“The decimal number system in use today[3] was first recorded in Indian mathematics.[4] Indian mathematicians made early contributions to the study of the concept of zero as a number,[5] negative numbers,[6] arithmetic, and algebra.[7] In addition, trigonometry[8] was further advanced in India, and, in particular, the modern definitions of sine and cosine were developed there.[9] These mathematical concepts were transmitted to the Middle East, China, and Europe[7] and led to further developments that now form the foundations of many areas of mathematics.”

    http://en.wikipedia.org/wiki/Indian_mathematics

    Thank you.

    • 12 Keith Devlin March 20, 2013 at 6:33 pm

      Amit, I’m glad you are finding the course of interest, but I’m note sure why you did not view any of the almost twelve hours of videos that discuss the nature, history, and uses of mathematics, since that is where you would find discussion of the various historical threads that led to modern mathematics. The Introduction to Mathematical Thinking course itself was about a contemporary way of thinking, not the history of mathematics, so naturally there was no more than occasional, brief, passing references to history. All I can do in a MOOC is make the information available, I cannot direct anyone to view or read it. :-( I hope you continue to enjoy the course.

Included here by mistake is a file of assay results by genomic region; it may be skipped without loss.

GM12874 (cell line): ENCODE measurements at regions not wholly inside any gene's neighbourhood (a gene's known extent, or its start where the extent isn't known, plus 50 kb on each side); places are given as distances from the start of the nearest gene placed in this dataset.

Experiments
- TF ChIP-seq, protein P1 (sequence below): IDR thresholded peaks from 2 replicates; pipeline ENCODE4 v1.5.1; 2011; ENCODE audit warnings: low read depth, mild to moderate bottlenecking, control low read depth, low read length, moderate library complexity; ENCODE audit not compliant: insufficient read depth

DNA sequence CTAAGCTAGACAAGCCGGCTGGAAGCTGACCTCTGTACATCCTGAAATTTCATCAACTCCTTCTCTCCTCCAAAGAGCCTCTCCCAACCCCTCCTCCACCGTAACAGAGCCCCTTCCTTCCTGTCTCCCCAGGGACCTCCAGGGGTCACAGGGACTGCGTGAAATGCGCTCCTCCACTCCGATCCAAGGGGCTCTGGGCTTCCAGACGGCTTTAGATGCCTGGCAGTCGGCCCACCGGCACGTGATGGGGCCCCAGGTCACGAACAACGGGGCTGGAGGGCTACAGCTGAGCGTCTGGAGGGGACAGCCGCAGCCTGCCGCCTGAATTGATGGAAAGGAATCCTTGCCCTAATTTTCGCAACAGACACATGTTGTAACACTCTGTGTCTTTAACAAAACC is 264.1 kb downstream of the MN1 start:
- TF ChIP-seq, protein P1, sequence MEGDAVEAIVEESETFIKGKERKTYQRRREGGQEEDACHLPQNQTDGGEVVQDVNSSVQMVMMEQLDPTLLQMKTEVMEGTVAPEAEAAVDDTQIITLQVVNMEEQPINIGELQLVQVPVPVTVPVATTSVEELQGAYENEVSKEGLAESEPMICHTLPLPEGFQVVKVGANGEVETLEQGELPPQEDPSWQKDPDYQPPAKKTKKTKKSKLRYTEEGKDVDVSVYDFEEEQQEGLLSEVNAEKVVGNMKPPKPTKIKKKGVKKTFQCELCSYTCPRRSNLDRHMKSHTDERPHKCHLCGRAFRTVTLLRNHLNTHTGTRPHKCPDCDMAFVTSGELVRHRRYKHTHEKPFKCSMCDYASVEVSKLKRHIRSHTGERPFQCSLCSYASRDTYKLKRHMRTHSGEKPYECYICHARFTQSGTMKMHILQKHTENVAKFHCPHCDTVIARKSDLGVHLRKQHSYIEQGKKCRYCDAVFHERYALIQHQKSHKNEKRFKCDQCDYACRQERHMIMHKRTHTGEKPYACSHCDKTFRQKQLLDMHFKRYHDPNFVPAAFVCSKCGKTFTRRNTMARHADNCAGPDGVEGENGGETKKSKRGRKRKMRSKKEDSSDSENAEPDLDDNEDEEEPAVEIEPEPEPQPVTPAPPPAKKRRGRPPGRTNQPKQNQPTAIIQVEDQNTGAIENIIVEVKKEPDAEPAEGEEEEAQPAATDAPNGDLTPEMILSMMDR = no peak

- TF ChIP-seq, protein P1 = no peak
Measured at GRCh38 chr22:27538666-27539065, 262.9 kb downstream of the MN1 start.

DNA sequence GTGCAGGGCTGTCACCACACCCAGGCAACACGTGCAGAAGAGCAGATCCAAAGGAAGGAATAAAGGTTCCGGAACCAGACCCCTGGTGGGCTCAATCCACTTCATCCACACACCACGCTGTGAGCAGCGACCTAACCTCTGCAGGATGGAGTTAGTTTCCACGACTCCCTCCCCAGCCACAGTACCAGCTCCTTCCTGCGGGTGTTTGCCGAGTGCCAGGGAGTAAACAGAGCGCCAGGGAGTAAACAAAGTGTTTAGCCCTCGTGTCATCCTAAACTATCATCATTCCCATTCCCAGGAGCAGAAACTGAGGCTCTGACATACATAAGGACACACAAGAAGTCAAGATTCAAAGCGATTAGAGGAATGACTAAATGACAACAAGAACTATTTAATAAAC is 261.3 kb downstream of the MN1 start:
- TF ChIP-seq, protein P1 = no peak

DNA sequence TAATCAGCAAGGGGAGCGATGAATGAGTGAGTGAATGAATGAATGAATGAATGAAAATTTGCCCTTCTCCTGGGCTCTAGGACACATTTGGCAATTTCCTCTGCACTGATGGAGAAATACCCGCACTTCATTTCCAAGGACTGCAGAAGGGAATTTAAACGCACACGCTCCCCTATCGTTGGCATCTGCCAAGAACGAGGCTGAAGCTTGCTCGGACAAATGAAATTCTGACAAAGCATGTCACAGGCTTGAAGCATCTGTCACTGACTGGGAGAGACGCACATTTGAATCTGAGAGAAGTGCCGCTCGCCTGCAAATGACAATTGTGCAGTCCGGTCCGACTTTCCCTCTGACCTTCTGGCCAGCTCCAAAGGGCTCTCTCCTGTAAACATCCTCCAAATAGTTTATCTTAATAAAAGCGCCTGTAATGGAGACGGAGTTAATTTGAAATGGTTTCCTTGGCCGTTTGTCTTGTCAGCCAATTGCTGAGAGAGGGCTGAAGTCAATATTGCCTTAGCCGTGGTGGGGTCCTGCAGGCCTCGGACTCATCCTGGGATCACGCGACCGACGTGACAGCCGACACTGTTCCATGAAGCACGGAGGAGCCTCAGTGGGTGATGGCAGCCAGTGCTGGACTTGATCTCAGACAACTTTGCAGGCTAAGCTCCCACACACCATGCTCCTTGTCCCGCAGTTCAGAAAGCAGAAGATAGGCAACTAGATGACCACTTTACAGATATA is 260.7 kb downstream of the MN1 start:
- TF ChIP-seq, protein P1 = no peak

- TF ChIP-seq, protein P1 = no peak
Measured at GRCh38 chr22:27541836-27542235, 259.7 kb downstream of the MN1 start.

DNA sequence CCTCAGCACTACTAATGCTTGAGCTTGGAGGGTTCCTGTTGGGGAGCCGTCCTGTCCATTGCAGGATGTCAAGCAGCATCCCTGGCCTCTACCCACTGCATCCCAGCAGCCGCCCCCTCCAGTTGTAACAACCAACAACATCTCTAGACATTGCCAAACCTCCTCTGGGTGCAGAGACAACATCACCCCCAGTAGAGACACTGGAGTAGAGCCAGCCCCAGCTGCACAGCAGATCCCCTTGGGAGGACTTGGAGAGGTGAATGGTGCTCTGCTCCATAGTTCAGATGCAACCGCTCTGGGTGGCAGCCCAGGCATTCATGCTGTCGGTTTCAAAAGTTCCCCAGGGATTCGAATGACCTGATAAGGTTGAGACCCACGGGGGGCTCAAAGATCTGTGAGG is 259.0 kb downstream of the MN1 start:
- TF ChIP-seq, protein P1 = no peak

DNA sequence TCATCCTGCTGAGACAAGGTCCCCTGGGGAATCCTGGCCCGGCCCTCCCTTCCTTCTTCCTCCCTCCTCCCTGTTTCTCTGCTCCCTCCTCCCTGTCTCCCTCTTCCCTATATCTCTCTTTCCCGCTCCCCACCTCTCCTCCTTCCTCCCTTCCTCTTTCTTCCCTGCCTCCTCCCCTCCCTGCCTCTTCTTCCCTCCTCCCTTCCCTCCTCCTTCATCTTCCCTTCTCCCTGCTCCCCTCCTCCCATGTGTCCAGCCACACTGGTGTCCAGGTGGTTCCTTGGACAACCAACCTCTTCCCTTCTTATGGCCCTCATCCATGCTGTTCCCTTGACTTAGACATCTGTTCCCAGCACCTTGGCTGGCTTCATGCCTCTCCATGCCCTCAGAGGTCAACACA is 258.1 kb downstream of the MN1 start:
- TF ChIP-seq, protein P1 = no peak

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I'm Dr. Keith Devlin, a mathematician at Stanford University. I gave my first free, open, online math course in fall 2012, and have been offering it twice a year since then. This blog chronicles my experiences as they happen.